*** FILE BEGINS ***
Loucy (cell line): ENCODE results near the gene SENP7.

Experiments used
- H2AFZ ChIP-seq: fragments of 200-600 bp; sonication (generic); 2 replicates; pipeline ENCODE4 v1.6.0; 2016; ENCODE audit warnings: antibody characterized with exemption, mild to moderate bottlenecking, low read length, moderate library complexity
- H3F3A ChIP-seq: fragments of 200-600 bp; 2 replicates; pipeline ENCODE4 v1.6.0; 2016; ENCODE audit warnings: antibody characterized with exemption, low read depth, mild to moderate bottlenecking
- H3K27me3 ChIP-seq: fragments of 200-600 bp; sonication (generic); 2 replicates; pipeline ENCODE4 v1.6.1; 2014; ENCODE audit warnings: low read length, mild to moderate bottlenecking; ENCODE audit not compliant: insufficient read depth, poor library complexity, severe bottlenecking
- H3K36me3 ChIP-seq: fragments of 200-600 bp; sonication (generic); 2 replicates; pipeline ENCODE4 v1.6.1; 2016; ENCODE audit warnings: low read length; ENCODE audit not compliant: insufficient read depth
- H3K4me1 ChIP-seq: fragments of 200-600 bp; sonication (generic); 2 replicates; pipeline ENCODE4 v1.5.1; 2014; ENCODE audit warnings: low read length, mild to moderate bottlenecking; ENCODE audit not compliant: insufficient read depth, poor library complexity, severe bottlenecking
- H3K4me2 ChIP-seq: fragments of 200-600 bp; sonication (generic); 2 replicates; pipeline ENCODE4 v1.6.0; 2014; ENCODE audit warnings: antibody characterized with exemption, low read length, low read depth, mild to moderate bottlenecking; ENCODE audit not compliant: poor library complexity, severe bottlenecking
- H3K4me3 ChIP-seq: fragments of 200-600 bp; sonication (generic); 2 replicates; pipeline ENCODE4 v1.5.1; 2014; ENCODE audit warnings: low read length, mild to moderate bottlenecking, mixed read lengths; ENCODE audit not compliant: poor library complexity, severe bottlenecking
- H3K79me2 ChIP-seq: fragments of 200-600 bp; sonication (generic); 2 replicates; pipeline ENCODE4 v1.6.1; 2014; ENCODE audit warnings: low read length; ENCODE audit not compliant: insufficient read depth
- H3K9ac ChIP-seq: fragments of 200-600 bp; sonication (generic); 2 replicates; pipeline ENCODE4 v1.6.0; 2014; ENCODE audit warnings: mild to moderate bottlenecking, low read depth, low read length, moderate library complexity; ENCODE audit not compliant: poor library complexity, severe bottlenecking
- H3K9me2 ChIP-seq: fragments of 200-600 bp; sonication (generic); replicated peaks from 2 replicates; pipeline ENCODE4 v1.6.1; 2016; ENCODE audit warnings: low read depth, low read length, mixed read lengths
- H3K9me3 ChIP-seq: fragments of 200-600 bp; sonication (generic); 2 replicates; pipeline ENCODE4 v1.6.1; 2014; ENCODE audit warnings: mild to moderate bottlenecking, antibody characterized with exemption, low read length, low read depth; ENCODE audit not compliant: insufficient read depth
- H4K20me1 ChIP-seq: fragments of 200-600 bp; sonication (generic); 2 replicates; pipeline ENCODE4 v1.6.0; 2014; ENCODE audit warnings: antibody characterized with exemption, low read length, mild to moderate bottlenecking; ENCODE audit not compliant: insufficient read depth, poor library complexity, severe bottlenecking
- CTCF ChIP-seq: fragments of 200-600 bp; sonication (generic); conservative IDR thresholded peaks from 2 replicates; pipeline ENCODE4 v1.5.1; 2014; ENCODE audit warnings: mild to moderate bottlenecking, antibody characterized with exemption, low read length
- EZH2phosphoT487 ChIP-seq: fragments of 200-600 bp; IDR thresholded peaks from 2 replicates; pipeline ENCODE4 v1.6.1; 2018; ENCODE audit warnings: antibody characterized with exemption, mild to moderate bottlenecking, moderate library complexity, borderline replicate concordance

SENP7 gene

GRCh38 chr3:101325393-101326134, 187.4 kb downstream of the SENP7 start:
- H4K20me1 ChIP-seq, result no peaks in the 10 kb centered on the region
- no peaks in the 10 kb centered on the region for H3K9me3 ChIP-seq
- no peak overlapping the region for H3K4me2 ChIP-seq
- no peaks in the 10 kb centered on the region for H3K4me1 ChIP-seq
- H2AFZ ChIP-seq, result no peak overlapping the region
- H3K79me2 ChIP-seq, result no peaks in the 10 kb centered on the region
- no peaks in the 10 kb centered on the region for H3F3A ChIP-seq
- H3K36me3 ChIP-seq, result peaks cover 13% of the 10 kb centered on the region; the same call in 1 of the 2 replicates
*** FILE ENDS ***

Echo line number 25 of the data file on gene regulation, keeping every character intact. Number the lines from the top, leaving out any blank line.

- no peaks in the 10 kb centered on the region for H3F3A ChIP-seq